Treatments for dyspareunia are as varied as the diagnoses. Local causes such as vulvar dermatoses and infections require localised or topical treatment. Pelvic floor dysfunction requires intense physiotherapy to retrain the pelvic floor muscles.7,8 This includes self-exploration and the use of graduated dilators with relaxation techniques, including the partner only when the woman is comfortable. Advances in this area include biofeedback and the use of botulinum toxin injected into the levator ani muscles to decrease muscle bulk and activity in order to allow easier use of vaginal dilators.9,10,11 Referred pain, such as neuropathic pain and deep pelvic pain that cannot be treated with hormonal treatment or surgery, can often be treated with anticonvulsants and antidepressants.12 Table 1 provides many of the causes of dyspareunia and includes diagnostic clues from the history and examination as well as recommended treatments.13,14

Dyspareunia

Dyspareunia is a non-specific symptom for a multitude of complex gynaecological problems. It often creates frustration in both the patient and the clinician, and treatment in many cases is not simply medical or surgical, but may require a long process of physical therapy. However, when time is taken to really tease out the underlying cause of the dyspareunia and treat it accordingly, it can be satisfying for the clinician and life-changing for your patient and her partner.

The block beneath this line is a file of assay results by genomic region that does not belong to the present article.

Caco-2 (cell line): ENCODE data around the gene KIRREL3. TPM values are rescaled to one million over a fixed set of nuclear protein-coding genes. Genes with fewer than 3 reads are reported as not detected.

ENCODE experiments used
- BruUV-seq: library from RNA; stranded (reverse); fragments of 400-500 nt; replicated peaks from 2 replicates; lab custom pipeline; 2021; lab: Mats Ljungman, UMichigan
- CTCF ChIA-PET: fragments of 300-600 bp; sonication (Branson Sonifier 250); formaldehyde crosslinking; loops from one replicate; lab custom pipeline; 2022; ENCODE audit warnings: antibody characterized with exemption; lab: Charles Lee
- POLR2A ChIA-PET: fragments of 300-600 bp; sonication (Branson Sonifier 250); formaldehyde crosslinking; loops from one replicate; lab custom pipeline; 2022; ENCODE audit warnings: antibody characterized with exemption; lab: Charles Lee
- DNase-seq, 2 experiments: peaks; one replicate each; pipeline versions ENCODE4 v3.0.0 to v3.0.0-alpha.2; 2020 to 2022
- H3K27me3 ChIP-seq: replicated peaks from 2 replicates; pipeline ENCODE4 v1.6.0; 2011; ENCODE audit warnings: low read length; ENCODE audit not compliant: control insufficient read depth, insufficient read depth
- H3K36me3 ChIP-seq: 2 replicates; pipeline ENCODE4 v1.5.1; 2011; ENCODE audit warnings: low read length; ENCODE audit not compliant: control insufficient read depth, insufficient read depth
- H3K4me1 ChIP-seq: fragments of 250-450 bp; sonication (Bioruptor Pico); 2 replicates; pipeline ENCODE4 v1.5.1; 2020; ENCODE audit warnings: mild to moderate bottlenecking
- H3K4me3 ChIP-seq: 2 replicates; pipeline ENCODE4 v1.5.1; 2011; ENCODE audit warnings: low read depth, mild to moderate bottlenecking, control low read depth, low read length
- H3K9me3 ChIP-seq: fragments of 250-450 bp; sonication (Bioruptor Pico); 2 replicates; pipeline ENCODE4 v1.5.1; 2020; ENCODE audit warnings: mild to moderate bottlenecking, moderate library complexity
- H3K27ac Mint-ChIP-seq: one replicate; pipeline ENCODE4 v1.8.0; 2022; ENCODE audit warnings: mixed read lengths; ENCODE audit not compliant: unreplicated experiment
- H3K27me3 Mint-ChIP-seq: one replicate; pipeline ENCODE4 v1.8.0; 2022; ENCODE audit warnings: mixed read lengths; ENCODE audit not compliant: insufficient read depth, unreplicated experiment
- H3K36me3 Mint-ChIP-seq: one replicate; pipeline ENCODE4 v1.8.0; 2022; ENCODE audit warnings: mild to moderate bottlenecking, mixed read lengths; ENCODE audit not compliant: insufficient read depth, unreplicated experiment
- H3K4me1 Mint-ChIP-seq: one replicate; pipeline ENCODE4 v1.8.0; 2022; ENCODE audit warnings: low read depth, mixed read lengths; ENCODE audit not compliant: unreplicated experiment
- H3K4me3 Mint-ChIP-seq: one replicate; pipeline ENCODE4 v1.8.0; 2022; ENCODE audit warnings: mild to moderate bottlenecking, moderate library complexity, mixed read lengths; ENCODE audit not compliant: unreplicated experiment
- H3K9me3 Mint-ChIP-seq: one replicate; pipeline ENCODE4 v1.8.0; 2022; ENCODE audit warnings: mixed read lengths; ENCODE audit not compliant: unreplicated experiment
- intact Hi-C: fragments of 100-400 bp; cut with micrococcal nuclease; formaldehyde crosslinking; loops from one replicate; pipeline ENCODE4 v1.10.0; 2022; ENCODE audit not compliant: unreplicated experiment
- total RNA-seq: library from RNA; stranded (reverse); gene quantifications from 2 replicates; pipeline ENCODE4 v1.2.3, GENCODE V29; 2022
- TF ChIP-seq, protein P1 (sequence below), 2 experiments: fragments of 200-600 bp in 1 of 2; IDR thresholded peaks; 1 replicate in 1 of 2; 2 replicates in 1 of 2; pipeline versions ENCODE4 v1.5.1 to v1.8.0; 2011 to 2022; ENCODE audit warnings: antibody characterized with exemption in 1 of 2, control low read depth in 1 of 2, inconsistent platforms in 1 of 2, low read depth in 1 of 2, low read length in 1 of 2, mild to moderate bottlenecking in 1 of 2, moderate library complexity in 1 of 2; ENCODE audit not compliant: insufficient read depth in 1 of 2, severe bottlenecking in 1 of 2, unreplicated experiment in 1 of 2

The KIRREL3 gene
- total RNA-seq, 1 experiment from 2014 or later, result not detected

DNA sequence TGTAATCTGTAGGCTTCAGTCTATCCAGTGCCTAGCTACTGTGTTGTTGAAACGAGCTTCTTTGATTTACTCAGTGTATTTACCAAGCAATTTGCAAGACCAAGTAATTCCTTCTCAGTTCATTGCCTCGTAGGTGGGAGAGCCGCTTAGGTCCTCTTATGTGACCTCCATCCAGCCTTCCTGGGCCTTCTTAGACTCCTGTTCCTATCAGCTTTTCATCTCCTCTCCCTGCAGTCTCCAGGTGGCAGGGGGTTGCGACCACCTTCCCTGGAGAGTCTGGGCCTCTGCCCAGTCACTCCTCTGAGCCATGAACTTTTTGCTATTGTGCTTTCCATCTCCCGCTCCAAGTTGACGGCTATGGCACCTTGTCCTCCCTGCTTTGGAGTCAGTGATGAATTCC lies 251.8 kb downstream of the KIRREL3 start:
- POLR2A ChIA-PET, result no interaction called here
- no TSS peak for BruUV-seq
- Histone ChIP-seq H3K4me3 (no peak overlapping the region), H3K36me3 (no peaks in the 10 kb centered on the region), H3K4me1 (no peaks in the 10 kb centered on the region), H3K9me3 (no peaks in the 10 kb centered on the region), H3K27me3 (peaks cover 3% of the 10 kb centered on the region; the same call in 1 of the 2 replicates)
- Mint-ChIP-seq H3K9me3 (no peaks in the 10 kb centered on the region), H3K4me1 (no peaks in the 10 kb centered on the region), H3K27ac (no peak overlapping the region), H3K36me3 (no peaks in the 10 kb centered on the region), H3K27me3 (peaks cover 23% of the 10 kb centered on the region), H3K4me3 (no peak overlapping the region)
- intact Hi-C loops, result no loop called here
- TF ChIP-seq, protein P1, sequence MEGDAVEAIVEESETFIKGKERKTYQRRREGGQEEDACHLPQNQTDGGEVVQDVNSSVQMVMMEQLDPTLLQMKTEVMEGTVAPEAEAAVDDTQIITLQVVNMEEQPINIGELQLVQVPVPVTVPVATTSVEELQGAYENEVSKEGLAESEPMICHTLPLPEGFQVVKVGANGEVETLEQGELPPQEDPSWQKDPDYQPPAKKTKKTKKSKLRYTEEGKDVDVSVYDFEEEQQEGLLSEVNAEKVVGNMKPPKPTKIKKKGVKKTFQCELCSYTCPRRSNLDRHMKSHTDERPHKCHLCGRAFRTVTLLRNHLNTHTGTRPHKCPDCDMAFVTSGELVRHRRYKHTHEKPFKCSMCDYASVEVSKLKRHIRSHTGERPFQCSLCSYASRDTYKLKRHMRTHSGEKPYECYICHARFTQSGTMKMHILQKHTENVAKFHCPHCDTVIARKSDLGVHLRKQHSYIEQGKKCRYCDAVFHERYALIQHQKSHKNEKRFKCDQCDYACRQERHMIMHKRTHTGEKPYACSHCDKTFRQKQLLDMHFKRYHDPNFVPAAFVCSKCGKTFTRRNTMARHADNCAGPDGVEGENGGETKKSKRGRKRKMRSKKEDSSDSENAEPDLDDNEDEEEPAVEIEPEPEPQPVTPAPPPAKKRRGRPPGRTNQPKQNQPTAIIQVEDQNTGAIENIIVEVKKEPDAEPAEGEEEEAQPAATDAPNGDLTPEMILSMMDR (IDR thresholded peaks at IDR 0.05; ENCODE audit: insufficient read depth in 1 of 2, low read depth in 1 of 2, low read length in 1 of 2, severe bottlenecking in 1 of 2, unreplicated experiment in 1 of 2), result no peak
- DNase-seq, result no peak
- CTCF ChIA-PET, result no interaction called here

References

  1. Latthe P, Latthe M, Say L, Gulrnezoglu M, Khan KS. WHO systematic review of prevalence of chronic pelvic pain: a neglected reproductive health morbidity. BMC Public Health 2006; 6: 177-83.
  2. Danielsson I, Sjoberg I, Stenlund H, Wikman M. Prevalence and incidence of prolonged and severe dyspareunia in women: results from a population study. Scand J Public Health 2003; 31: 113.
  3. Jamieson DT, Steege JF. The prevalence of dysmenorrhea, dyspareunia, pelvic pain and irritable bowel syndrome in primary care practices. Obstet Gynecol 1996; 87: 55.